In examining life history narratives of 14 linguistically and culturally diverse pre-service teachers, this study addresses two research questions: How do pre-service teachers construct difference between themselves and others? How do they express a sense of belonging and community membership (or construct citizenship) in representing themselves as prospective teachers of ELs? Data were generated through individual life history and focus group interviews, journal entries, and beliefs surveys. Several levels of narrative analyses were conducted, including holistic (thematic) content analysis and analysis of particular textual elements. Attending to citizenship as a power-laden dimension of diversity provides a space to challenge dominant ideologies. The authors call for teacher education to more aggressively address the ways in which constructions of difference and citizenship are inter-related and how pre-service teachers' views and the ways in which they reflect upon their experiences influence their imagined (mis)conceptions of ELs as learners and participants in classroom communities.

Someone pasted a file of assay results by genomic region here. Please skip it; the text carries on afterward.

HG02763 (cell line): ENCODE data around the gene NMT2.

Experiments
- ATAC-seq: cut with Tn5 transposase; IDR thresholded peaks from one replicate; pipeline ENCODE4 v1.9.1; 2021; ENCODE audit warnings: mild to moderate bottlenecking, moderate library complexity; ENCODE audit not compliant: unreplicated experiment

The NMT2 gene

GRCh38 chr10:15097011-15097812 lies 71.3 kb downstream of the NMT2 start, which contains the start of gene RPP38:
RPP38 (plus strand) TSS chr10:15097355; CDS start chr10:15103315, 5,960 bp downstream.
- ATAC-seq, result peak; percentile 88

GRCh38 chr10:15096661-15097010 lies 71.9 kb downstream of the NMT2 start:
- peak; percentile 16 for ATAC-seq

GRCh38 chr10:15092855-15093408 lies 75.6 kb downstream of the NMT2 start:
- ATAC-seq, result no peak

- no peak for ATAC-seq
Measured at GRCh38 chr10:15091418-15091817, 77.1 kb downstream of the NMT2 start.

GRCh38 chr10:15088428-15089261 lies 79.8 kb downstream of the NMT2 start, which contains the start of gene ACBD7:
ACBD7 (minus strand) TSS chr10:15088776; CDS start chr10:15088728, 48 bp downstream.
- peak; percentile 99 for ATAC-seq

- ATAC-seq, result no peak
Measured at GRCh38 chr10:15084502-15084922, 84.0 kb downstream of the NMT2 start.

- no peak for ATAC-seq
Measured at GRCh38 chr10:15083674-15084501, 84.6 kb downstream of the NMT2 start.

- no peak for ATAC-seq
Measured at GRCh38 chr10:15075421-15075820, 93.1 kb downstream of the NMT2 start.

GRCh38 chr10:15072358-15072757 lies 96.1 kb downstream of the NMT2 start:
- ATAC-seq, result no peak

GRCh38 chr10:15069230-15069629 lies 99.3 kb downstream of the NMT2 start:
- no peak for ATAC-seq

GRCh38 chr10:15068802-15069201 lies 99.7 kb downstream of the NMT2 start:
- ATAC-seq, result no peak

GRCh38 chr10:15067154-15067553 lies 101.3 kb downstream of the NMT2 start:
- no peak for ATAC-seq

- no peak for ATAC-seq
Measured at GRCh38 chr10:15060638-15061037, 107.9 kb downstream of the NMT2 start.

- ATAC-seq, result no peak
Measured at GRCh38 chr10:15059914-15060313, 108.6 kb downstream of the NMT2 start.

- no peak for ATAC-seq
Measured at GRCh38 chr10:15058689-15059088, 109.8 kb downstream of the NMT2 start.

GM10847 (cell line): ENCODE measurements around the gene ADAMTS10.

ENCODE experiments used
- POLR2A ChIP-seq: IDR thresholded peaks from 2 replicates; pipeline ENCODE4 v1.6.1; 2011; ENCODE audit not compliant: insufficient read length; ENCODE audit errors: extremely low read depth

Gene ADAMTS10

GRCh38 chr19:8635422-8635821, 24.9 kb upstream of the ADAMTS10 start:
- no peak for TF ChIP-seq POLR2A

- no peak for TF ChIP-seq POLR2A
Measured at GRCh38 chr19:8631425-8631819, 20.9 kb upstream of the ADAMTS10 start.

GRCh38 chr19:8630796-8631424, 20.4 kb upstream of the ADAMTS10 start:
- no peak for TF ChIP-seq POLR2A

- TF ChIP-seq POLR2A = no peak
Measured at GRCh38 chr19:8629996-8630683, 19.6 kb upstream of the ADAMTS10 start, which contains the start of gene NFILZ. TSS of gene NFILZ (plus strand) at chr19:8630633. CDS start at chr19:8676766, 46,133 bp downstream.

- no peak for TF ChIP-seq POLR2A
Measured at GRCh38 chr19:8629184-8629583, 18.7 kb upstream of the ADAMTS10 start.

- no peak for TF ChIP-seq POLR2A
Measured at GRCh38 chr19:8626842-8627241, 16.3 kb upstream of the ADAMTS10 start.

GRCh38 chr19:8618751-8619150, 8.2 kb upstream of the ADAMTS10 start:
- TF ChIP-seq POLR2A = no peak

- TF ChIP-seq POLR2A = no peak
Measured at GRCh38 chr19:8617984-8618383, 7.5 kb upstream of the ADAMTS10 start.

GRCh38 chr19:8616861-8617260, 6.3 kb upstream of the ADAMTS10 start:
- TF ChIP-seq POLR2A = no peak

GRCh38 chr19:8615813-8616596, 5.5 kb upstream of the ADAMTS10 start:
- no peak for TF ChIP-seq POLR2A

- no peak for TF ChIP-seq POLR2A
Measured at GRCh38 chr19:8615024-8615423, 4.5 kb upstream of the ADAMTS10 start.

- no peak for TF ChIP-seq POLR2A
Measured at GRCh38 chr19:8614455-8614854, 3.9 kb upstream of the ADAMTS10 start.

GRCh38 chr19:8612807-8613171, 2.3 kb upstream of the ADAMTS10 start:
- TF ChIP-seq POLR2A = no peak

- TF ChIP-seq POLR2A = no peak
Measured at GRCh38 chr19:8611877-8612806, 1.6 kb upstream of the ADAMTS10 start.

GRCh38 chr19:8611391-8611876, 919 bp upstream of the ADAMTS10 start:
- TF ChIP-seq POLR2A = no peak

Preservice Teacher Preparation
Administration and Leadership